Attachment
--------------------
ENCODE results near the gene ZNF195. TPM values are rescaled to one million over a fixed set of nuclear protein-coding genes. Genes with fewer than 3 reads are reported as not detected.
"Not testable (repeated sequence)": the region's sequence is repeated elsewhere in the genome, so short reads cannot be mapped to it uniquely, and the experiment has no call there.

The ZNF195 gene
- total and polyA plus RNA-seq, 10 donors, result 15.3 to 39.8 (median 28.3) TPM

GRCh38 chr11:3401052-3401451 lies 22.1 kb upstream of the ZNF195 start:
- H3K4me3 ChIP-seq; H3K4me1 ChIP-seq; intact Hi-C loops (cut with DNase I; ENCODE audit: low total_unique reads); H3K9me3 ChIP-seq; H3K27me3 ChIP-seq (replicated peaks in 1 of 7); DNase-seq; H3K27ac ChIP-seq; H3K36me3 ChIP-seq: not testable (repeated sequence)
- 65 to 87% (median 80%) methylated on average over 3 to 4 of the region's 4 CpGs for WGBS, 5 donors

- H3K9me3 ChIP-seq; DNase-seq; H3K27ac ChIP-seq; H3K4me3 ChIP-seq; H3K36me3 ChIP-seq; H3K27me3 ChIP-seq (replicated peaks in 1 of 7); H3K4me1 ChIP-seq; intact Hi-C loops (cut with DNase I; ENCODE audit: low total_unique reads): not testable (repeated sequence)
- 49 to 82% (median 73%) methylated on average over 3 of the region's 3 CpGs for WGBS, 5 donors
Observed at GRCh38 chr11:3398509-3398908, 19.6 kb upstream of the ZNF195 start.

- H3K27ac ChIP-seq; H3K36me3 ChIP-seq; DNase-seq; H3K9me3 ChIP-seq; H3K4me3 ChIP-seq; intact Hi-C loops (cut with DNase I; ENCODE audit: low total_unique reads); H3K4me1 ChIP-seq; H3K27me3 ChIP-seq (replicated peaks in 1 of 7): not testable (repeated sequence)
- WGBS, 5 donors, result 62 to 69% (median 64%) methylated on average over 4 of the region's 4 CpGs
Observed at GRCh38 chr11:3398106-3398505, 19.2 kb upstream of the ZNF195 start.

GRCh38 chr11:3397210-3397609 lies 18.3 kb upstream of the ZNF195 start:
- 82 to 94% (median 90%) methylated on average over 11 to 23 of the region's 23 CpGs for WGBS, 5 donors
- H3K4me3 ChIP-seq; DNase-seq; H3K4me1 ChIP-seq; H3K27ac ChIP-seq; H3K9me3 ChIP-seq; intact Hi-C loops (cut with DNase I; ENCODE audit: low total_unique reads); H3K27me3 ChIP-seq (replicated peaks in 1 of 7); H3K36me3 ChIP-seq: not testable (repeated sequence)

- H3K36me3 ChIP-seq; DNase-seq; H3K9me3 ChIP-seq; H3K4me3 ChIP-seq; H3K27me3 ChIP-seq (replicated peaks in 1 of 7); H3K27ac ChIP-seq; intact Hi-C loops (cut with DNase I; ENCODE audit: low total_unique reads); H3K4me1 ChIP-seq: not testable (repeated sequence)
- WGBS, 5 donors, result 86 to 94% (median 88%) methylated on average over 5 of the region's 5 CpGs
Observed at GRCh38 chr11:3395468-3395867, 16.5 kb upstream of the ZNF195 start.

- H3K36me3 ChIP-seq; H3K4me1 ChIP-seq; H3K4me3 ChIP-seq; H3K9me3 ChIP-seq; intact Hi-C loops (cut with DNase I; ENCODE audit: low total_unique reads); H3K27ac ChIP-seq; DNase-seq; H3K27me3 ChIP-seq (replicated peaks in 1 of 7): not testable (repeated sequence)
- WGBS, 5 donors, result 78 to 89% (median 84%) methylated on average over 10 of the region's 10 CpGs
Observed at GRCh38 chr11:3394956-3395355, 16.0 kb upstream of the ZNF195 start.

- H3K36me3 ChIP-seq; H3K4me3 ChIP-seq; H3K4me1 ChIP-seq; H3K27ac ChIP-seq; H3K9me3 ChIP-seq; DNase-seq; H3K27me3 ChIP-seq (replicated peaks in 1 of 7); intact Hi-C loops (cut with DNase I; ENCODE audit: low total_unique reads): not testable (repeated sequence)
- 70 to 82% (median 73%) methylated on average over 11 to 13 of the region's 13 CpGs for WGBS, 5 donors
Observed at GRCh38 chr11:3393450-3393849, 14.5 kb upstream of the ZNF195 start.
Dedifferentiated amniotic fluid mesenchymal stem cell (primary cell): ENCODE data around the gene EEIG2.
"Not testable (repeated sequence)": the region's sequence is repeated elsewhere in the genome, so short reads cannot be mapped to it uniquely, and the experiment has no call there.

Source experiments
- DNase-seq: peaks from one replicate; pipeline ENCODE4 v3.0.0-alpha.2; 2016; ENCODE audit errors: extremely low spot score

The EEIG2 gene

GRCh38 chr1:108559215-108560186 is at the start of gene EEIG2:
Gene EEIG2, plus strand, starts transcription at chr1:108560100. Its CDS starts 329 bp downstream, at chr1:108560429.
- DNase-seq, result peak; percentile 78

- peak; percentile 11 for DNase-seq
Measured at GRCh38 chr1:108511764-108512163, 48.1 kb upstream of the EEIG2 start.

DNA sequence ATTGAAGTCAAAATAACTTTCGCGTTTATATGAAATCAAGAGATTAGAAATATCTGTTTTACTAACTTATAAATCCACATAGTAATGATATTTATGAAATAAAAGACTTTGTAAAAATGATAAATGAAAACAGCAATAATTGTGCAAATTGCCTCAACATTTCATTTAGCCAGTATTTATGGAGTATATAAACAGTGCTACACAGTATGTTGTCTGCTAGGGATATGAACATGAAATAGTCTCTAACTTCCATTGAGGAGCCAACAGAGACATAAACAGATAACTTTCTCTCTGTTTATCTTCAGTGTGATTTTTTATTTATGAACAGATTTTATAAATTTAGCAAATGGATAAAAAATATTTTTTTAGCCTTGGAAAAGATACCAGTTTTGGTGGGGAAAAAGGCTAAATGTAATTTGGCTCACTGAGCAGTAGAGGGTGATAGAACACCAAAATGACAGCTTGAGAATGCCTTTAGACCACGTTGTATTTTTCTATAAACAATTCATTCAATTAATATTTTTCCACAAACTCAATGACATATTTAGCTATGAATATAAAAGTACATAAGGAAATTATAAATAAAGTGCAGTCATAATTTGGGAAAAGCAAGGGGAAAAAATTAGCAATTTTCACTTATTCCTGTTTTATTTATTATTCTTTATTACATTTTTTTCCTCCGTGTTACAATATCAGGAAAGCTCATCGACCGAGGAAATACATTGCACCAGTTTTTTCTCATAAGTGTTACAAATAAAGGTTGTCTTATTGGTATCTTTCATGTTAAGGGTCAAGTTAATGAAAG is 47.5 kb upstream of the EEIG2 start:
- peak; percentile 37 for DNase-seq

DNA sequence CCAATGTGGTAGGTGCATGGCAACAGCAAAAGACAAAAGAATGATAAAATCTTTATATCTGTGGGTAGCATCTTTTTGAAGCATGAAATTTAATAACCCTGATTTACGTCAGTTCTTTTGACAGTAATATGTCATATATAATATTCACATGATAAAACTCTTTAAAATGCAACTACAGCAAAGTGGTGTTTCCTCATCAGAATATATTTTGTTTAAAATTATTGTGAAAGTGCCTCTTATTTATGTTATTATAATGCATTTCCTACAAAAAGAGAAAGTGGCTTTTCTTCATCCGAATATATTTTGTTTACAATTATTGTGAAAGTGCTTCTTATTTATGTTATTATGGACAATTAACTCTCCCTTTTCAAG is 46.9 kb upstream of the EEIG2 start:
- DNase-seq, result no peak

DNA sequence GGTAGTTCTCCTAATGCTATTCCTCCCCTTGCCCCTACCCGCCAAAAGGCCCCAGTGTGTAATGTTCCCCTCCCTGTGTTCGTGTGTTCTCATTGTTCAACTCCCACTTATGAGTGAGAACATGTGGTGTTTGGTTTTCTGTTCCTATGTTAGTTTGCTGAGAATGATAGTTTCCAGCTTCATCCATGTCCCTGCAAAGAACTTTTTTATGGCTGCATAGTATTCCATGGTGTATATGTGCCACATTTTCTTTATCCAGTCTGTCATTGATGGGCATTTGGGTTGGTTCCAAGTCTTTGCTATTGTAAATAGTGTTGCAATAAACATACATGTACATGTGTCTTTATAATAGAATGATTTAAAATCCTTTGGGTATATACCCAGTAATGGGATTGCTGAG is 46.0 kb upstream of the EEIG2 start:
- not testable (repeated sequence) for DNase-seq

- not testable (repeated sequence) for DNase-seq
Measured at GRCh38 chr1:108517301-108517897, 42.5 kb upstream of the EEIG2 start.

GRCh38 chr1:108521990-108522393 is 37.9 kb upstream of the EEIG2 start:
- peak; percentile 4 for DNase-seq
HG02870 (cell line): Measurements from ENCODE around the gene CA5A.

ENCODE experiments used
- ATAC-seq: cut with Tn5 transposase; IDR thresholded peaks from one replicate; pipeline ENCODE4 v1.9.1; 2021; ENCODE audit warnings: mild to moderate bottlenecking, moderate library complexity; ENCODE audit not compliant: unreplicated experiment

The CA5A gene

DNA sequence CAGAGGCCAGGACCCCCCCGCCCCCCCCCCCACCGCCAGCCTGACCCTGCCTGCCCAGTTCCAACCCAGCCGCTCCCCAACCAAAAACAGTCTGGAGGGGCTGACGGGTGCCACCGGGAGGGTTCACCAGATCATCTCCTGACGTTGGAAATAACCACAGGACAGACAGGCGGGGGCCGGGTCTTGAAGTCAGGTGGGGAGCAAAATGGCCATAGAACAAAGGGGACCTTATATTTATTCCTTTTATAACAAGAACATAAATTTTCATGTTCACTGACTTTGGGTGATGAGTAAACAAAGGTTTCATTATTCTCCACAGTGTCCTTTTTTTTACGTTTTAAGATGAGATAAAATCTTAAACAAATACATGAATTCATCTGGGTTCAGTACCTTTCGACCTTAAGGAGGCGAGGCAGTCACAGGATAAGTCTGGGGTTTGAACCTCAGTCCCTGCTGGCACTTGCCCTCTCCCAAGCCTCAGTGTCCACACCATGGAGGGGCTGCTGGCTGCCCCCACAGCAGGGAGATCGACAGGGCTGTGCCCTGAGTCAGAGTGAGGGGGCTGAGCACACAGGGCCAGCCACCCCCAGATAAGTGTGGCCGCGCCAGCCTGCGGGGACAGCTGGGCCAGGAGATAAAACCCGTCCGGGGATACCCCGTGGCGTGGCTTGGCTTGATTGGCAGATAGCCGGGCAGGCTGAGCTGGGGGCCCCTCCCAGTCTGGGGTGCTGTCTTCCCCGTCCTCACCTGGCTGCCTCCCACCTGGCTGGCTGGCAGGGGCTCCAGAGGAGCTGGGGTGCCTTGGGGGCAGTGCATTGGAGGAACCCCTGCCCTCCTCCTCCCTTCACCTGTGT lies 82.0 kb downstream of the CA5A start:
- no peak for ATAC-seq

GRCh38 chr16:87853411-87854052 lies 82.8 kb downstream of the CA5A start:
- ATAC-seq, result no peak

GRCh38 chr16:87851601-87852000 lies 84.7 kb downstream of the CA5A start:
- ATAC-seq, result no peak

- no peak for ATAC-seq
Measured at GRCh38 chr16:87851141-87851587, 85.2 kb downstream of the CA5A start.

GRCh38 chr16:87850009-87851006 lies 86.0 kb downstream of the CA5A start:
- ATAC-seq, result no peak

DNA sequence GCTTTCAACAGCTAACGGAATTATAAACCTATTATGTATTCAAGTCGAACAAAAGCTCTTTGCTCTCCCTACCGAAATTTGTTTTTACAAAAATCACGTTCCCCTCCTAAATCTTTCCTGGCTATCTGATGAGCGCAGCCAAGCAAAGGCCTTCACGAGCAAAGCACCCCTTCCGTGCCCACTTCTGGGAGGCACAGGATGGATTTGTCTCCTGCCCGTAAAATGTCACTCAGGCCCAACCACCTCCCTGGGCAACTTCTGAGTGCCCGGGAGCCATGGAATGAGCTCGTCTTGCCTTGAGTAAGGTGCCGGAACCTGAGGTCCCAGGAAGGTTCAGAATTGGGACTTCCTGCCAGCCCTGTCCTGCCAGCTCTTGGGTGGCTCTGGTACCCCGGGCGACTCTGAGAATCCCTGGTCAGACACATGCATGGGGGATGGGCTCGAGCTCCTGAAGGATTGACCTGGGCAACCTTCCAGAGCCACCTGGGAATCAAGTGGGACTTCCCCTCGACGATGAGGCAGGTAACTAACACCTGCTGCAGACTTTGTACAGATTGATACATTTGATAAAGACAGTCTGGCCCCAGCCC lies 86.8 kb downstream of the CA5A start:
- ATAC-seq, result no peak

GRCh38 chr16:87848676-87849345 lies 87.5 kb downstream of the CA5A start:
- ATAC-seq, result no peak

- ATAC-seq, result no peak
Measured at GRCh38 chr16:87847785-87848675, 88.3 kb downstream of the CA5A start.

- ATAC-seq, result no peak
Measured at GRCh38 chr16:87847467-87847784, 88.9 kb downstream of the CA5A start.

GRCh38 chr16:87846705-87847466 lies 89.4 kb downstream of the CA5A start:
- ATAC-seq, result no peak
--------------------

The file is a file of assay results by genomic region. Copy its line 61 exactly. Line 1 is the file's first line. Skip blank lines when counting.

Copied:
- ATAC-seq, result no peak